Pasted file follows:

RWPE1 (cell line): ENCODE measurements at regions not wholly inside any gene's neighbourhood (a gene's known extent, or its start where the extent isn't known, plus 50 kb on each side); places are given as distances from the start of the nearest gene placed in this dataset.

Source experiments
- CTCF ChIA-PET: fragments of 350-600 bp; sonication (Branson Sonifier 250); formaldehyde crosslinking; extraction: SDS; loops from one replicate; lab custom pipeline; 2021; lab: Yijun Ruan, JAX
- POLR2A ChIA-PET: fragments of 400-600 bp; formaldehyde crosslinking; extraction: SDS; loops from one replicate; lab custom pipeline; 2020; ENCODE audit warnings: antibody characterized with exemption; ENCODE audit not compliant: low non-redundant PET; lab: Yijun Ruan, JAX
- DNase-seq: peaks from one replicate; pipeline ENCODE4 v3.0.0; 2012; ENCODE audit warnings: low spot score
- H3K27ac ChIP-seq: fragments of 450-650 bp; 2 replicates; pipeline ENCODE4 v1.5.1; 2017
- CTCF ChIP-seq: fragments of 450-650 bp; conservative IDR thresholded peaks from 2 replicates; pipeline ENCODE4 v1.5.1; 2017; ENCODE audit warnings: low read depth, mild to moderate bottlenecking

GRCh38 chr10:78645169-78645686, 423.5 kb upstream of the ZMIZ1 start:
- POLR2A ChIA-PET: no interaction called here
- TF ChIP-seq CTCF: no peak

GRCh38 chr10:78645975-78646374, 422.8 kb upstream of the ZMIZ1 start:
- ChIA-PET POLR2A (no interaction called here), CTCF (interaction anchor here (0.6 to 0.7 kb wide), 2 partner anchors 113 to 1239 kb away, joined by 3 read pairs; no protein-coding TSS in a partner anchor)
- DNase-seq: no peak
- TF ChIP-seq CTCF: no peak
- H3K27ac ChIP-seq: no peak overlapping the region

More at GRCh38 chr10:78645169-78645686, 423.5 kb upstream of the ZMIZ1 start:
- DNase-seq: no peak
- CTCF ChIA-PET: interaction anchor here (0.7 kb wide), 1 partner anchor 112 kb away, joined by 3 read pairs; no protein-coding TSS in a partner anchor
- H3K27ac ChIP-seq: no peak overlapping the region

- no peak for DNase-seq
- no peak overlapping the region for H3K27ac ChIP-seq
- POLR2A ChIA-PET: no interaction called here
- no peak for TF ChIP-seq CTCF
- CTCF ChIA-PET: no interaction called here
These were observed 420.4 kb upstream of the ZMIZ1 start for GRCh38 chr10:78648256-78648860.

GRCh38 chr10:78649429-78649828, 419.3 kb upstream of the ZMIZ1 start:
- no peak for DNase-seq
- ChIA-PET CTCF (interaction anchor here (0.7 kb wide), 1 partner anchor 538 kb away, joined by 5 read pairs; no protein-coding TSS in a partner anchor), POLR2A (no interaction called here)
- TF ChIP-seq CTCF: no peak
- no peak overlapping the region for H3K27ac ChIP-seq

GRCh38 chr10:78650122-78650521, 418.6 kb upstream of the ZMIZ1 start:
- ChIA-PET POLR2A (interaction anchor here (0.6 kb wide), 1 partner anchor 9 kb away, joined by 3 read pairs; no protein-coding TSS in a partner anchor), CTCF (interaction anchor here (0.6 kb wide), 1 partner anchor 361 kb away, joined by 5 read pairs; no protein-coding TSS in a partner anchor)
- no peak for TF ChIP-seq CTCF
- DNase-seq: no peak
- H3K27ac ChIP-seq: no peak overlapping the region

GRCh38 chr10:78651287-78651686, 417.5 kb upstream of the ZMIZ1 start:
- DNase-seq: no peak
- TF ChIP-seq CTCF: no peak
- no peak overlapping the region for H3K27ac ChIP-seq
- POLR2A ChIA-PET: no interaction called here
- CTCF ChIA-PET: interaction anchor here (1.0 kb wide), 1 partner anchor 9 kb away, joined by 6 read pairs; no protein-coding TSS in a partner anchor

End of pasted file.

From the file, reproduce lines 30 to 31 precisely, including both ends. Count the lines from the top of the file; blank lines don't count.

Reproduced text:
- no peak overlapping the region for H3K27ac ChIP-seq

GRCh38 chr10:78650122-78650521, 418.6 kb upstream of the ZMIZ1 start: